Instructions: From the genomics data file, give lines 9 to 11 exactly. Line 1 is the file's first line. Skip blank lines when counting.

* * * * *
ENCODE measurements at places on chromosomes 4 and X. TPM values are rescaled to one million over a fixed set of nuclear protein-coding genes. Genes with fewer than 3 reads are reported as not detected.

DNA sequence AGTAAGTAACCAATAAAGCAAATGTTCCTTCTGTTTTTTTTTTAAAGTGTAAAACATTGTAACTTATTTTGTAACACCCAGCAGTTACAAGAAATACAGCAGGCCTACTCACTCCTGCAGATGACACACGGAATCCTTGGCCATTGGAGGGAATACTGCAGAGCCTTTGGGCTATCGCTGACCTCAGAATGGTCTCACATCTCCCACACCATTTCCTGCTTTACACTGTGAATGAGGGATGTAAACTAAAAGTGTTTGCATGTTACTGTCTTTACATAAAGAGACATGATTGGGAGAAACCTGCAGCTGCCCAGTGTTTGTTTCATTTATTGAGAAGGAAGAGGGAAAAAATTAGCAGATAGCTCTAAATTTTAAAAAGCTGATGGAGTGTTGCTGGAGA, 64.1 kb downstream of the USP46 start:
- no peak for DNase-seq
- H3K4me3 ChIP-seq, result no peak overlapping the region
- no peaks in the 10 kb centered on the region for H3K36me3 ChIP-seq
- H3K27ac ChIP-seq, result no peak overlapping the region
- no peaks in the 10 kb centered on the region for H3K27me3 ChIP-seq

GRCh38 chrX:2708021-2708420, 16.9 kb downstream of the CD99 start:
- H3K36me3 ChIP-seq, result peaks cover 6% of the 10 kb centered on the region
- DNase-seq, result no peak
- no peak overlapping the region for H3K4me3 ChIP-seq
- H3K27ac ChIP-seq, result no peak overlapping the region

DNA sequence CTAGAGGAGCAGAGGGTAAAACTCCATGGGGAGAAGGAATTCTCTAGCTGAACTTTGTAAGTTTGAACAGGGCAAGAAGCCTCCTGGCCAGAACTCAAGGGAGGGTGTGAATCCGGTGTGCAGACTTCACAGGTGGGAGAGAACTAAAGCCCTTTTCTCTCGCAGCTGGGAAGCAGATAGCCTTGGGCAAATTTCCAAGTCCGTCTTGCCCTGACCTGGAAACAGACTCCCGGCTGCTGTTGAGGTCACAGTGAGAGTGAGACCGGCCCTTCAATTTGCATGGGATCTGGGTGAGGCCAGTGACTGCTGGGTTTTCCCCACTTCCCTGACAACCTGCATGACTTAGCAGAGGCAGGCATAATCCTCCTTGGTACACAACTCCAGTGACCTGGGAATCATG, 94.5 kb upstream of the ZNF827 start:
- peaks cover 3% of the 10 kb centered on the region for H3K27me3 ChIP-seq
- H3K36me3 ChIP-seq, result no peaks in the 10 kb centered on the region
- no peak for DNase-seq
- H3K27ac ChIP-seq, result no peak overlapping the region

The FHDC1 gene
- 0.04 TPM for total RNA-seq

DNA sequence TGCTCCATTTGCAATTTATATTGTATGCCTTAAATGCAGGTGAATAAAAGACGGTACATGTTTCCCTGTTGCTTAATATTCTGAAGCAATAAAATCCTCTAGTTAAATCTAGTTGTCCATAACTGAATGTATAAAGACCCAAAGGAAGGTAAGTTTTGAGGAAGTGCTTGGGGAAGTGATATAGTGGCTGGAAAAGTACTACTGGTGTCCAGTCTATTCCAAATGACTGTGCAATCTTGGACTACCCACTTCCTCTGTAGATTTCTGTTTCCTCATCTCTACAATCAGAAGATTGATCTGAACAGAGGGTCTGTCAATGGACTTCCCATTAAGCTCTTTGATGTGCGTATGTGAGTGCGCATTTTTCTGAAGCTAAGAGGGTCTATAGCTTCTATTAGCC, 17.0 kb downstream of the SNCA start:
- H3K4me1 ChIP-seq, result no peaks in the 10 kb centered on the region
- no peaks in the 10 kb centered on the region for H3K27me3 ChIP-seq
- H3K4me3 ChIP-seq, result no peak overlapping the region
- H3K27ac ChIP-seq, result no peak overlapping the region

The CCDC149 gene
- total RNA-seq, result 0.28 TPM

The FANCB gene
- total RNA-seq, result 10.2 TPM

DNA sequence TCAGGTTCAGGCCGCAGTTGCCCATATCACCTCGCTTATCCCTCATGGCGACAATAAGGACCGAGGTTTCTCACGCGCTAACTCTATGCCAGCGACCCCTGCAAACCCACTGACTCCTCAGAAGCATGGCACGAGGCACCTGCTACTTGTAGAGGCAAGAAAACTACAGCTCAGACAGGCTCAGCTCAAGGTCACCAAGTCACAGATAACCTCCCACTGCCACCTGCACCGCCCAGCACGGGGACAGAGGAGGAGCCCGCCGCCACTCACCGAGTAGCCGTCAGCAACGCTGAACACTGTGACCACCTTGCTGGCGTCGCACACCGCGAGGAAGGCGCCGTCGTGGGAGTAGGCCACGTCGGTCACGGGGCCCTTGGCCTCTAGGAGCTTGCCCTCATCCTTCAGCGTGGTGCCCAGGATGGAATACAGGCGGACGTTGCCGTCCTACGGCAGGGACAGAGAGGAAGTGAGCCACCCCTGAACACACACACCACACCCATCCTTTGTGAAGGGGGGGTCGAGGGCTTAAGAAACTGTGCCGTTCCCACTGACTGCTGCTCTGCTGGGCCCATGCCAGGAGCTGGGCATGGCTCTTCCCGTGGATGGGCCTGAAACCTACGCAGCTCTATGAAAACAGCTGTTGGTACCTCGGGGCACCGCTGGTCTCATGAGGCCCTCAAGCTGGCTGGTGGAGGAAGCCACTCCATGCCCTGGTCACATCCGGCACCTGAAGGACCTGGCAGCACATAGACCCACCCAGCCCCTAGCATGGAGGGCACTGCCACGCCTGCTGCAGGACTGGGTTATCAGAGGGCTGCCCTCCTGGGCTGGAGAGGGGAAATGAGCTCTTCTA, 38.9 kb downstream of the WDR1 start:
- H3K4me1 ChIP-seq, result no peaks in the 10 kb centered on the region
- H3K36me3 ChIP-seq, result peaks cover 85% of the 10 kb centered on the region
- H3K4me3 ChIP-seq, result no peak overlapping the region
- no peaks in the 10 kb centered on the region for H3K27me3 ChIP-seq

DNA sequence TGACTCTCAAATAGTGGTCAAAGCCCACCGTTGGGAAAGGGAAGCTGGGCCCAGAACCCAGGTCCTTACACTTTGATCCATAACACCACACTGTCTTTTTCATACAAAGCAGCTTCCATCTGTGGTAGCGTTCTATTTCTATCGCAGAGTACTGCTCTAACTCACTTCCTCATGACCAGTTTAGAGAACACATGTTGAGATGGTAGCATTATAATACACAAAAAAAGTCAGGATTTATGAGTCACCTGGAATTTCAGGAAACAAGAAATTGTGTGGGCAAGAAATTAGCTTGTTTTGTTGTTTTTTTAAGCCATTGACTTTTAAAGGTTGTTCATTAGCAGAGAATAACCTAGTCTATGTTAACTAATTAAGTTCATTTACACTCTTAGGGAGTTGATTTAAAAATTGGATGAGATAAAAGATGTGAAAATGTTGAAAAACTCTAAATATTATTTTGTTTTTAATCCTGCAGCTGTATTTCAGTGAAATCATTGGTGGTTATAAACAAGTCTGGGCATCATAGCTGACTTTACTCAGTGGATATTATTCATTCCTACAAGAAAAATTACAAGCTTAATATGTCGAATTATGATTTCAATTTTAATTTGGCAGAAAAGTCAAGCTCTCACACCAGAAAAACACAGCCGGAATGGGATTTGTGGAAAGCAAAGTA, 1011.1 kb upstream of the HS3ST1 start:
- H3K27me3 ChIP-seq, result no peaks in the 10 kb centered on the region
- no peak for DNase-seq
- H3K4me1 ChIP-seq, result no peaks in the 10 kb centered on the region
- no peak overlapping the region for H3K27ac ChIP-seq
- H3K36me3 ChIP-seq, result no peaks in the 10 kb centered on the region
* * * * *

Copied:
- H3K36me3 ChIP-seq, result peaks cover 6% of the 10 kb centered on the region
- DNase-seq, result no peak
- no peak overlapping the region for H3K4me3 ChIP-seq